Four warships Donald Trump claimed were being sent to North Korea last week, were in fact steaming in the opposite direction to take part in military exercises with the Australian Navy over 3,500 miles away.
The USS Carl Vinson aircraft carrier and three other ships in its fleet, which Mr Trump described as an “armada”, were said to have been deployed to the Sea of Japan as a “show of force” in response to North Korea’s missile tests, military officials said on April 8.
“We are sending an armada. Very powerful. We have submarines. Very powerful, far more powerful than the aircraft carrier, that I can tell you,” Trump said in an interview with Fox Business Network.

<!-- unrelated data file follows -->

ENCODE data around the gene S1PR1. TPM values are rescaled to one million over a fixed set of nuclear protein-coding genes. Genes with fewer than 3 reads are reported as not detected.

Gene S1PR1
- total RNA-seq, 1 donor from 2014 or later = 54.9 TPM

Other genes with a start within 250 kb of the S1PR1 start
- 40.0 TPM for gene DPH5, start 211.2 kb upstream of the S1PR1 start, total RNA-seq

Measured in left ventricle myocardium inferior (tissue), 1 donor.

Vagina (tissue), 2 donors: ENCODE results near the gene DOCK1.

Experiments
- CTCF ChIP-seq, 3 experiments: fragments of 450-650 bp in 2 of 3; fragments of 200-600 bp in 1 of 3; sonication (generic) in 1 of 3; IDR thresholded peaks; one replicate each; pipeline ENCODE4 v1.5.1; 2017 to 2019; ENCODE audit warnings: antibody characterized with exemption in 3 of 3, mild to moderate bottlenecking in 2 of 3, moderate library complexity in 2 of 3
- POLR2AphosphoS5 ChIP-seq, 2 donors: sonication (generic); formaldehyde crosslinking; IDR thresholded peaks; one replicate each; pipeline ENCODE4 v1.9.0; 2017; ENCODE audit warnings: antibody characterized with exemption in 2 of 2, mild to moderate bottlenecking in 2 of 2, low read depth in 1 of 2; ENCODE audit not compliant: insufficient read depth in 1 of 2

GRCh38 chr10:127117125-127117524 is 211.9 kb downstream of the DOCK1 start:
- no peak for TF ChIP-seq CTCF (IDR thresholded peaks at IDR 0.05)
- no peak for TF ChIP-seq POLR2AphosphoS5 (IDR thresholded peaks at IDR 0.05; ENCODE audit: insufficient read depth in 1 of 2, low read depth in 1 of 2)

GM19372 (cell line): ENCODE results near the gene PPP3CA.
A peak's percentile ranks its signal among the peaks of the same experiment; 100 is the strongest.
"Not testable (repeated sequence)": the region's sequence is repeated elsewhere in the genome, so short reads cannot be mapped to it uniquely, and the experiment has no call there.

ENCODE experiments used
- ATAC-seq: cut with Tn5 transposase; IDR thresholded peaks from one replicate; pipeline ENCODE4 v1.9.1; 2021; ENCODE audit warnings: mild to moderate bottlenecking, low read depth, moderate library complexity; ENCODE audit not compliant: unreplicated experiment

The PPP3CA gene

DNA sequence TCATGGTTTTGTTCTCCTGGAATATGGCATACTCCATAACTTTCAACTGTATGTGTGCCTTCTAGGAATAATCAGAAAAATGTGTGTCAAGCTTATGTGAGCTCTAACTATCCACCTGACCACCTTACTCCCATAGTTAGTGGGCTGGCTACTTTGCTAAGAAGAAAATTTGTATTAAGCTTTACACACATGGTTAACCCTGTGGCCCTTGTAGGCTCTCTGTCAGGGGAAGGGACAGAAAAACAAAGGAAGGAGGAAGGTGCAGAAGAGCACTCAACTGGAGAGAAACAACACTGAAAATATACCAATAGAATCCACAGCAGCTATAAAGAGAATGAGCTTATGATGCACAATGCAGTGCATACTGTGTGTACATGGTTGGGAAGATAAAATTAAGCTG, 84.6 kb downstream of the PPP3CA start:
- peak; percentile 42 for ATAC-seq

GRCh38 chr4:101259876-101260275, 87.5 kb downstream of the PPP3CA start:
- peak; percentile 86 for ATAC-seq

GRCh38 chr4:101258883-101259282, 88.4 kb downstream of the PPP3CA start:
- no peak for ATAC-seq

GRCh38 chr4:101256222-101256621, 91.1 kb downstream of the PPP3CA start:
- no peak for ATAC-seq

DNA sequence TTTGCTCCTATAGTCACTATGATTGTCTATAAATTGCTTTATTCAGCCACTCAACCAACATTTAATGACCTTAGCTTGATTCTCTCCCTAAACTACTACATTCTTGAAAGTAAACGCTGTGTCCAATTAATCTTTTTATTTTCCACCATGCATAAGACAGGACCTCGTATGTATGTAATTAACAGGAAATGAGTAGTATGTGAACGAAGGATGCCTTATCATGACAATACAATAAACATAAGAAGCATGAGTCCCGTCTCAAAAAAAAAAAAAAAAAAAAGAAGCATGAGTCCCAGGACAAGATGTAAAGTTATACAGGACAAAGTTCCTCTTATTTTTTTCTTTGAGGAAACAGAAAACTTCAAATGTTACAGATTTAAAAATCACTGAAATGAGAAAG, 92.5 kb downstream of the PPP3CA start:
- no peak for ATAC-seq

White House press Secretary Sean Spicer explained that having the flotilla in the Sea of Japan within striking distance of Pyongyang gave President Trump “options in the region.”
But it later emerged that at the time the statement was made, the ships were not steaming towards North Korea, but to a scheduled exercise in the Indian Ocean.
At the time, the comments from the US government heightened tensions with Pyongyang, with North Korea’s state news agency describing the supposed deployment as “nothing but a reckless action of aggression to aggravate the tensions in the region”.
On Tuesday, White House officials said the statements had been based on information from the Defence Department, The New York Times reports.
But officials in the Defence Department then described a confused sequence of events leading up to the announcement of the direction of the “armada”.